Digestive Diseases and Sciences

, Volume 29, Issue 12, pp 1080–1085

Possible role of Mycobacteria in inflammatory bowel disease

II. Mycobacterial antibodies in Crohn's disease

Authors

  • Walter R. ThayerJr
    • Department of MedicineRhode Island Hospital and Brown University
    • the Department of PathobiologyUniversity of Connecticut
    • the Mycobacteriosis Research UnitNational Animal Disease Center
  • Jessica A. Coutu
    • Department of MedicineRhode Island Hospital and Brown University
    • the Department of PathobiologyUniversity of Connecticut
    • the Mycobacteriosis Research UnitNational Animal Disease Center
  • Rodrick J. Chiodini
    • Department of MedicineRhode Island Hospital and Brown University
    • the Department of PathobiologyUniversity of Connecticut
    • the Mycobacteriosis Research UnitNational Animal Disease Center
  • Herbert J. Van Kruiningen
    • Department of MedicineRhode Island Hospital and Brown University
    • the Department of PathobiologyUniversity of Connecticut
    • the Mycobacteriosis Research UnitNational Animal Disease Center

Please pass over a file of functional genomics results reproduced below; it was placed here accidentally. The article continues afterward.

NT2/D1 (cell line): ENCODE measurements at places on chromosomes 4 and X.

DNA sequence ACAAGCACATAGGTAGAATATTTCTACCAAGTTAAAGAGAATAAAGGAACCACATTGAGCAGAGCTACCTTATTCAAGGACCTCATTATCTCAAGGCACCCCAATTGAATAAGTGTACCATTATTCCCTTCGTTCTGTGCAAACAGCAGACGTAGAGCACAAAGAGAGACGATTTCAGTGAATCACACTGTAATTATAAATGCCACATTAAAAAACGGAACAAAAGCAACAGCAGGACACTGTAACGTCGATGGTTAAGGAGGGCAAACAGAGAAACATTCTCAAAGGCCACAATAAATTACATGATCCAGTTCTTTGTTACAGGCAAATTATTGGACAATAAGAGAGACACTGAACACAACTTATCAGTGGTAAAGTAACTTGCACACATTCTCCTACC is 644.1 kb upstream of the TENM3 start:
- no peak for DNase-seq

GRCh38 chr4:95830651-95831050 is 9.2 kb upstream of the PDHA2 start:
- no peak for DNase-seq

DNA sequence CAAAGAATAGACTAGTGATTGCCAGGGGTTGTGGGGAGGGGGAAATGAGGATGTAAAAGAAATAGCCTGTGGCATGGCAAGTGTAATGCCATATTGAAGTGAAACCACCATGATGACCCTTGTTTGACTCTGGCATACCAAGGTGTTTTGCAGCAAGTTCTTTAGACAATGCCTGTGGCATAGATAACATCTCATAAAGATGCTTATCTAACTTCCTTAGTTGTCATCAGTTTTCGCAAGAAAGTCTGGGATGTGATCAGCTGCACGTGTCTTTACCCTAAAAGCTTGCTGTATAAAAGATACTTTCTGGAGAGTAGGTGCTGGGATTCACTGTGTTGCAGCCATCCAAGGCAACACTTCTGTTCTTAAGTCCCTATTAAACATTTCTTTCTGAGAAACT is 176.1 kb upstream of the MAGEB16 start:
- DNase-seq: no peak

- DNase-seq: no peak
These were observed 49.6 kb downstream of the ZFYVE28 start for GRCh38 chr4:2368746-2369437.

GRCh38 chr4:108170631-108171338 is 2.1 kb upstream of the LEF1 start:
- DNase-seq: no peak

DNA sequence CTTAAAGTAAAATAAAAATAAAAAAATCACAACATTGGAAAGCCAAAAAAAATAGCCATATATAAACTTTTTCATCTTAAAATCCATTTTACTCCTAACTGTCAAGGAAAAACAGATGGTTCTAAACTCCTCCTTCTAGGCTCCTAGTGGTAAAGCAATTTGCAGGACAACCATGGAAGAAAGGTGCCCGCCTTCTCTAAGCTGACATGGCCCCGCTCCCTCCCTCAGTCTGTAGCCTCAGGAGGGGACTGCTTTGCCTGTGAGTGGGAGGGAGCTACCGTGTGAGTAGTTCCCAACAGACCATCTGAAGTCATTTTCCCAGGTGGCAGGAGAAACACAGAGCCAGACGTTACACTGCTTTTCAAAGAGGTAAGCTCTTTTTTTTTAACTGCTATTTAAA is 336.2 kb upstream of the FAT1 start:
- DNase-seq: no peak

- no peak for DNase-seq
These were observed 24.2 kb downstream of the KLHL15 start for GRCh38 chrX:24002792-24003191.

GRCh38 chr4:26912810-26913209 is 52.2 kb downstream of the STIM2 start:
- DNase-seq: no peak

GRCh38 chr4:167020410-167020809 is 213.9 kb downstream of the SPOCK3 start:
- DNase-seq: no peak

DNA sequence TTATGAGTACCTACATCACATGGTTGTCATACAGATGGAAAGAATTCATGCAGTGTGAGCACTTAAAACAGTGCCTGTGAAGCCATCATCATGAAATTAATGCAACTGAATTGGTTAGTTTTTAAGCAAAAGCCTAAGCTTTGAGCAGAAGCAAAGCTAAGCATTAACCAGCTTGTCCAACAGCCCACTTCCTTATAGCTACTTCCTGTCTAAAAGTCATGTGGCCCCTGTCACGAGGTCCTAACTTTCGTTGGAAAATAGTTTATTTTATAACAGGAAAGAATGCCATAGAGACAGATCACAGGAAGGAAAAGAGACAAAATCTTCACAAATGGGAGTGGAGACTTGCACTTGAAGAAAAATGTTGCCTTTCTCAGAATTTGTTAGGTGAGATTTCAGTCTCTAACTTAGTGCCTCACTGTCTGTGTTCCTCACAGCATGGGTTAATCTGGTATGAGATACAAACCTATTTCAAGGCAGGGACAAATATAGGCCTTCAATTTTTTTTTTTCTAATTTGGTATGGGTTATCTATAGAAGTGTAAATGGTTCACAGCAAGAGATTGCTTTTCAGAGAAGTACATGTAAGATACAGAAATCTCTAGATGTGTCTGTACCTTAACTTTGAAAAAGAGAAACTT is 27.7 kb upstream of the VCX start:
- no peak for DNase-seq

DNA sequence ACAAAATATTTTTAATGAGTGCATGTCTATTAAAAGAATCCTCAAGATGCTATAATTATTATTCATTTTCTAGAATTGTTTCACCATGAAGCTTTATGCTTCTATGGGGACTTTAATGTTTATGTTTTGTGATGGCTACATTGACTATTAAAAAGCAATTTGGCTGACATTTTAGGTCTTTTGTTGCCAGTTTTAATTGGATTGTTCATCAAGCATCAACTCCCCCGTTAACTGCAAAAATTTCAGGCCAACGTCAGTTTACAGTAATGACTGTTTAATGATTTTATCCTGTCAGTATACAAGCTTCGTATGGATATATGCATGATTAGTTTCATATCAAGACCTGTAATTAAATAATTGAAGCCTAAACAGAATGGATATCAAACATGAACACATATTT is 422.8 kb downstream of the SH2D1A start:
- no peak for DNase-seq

• Richard S. Merkal
    • Department of MedicineRhode Island Hospital and Brown University
    • the Department of PathobiologyUniversity of Connecticut
    • the Mycobacteriosis Research UnitNational Animal Disease Center
Original Articles

DOI: 10.1007/BF01317079

Cite this article as:
Thayer, W.R., Coutu, J.A., Chiodini, R.J. et al. Digest Dis Sci (1984) 29: 1080. doi:10.1007/BF01317079

Abstract

An unclassifiedMycobacterium species has been isolated from two patients with Crohn's disease (CD). Antibodies to the unclassified mycobacteria cross-reacted withMycobacterium paratuberculosis. Because of this cross-reactivity, an enzyme-linked immunosorbent assay (ELISA) was used to examine the sera of inflammatory bowel disease (IBD) patients, both CD (N=56), and ulcerative colitis (UC) (N=34), for antibodies toM. paratuberculosis, Mycobacterium kansasii, andMycobacterium tuberculosis. Controls consisted of healthy, PPD-negative individuals (N=67), and from PPD-positive patients (N=41). Eighteen resected CD patients were also examined. CD patients had a statistically significant increase in antibody titer (P=0.0003) toM. paratuberculosis compared to healthy controls. Although patients with positive PPD had elevated titers to this organism, the positive response of CD patients was not related to PPD responsiveness, area of involvement in the gut, nor to activity of the disease process.

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Copyright information

© Plenum Publishing Corporation 1984